Looking at some of the lingering dugout shots of football club managers under pressure leaves you convinced that the Victorian condition known as apoplexy is alive and well in the Premier League. And yet, as Cliff Cook and Kevin Chamberlain remind us here, it's reckoned that being a head is only marginally less stressful than being an under-pressure coach losing his rag pitch-side.
With that in mind, they've given us a pack that looks more to the person than to the management task, with chapters on, for example, assertiveness, motivation, emotional intelligence, team building and coaching. Usefully, it draws together conclusions and case studies from a wide range of sources across management, learning theory, leadership and psychology.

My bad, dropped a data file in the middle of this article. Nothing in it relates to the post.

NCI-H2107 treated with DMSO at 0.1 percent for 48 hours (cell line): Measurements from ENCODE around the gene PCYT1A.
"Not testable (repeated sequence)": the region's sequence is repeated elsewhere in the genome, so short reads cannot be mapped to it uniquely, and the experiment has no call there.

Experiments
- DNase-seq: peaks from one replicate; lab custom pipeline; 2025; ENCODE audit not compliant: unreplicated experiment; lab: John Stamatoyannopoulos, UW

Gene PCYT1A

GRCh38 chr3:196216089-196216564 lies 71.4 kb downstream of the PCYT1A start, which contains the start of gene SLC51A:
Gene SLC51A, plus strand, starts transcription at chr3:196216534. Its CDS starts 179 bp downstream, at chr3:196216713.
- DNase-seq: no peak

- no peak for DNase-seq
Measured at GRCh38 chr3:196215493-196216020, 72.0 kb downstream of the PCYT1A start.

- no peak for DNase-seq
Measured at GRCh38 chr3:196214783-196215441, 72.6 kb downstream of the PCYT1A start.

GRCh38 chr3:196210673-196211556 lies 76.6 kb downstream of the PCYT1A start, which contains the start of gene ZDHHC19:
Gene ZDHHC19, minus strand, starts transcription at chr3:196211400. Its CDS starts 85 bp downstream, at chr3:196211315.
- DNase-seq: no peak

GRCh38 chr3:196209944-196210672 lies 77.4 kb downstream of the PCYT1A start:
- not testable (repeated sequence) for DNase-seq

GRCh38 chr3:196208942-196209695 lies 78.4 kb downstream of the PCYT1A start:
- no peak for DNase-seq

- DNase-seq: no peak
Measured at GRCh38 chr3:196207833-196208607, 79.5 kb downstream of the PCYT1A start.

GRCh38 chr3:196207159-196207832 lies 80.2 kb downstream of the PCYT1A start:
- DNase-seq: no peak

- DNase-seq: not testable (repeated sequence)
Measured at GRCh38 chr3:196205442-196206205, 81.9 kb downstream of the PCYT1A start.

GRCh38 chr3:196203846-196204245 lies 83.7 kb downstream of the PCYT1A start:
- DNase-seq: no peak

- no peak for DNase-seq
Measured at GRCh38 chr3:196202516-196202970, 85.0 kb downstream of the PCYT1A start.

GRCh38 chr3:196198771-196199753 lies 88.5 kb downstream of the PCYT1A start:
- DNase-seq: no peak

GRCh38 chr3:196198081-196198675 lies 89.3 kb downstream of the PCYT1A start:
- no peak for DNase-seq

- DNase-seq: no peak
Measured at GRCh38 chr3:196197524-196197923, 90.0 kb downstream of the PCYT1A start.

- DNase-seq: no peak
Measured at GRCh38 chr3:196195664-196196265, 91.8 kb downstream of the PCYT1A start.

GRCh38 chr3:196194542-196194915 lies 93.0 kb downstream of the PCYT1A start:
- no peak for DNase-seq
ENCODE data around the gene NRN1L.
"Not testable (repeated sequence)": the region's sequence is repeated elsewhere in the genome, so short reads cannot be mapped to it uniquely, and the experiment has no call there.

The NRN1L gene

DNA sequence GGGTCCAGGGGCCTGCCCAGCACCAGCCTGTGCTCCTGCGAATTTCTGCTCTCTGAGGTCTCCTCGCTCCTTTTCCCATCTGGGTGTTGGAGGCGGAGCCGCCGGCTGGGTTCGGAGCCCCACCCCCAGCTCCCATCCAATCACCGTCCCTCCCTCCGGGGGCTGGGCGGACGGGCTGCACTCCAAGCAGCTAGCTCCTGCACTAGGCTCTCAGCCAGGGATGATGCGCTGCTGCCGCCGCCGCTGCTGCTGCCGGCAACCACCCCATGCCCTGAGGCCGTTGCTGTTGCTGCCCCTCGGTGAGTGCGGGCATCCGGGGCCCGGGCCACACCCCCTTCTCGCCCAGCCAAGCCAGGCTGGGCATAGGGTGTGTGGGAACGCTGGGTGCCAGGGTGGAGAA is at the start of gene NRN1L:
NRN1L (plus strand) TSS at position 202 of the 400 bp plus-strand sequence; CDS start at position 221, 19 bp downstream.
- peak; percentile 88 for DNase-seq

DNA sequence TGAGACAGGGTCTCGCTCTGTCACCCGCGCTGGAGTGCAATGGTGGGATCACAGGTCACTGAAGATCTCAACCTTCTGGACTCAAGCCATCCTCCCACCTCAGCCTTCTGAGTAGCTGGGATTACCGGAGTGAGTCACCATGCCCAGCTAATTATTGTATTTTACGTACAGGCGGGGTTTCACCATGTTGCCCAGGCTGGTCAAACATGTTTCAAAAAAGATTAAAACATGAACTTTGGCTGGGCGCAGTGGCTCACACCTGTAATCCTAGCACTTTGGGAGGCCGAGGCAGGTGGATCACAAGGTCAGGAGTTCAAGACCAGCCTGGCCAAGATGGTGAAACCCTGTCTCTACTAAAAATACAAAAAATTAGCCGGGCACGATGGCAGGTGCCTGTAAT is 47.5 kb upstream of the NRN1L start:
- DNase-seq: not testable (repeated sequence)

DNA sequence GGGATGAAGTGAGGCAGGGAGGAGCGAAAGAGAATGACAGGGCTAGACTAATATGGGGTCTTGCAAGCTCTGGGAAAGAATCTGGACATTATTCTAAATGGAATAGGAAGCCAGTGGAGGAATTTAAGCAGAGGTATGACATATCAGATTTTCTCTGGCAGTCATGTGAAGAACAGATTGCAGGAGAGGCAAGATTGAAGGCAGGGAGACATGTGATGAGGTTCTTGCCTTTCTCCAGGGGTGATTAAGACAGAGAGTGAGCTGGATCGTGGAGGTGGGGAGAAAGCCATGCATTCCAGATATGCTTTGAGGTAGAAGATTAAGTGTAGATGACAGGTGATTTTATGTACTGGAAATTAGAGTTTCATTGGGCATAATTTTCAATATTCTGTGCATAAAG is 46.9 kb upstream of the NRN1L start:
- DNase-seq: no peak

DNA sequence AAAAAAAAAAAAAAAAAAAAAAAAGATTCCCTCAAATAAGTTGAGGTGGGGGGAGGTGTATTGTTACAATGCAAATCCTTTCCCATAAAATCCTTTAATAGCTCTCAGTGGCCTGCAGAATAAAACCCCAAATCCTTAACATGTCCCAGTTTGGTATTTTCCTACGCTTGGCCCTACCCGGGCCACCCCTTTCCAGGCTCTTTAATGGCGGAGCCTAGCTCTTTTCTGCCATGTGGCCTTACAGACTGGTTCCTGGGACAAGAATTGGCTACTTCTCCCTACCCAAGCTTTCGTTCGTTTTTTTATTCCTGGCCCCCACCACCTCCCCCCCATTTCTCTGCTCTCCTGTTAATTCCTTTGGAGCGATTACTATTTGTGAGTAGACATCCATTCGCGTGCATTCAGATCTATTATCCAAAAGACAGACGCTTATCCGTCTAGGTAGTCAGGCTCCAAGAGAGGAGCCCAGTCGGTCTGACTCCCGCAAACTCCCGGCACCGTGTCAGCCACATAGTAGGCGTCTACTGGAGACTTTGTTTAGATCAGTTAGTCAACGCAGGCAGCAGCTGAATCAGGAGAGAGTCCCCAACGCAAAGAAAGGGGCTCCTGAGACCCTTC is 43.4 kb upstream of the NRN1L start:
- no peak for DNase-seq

This is a very human book, filled with understanding for the secret frailties that assail every headteacher, followed up by good advice on how to deal with them. The authors are particularly sharp on everyday discourse with colleagues; on the art of listening, for example, they note: "It is really tempting to interject with an anecdote about ourselves." How many of us feel a stab of guilt at that?
The book has tasks and templates for action, which extend its usefulness beyond the individual to, for example, in-house professional development sessions.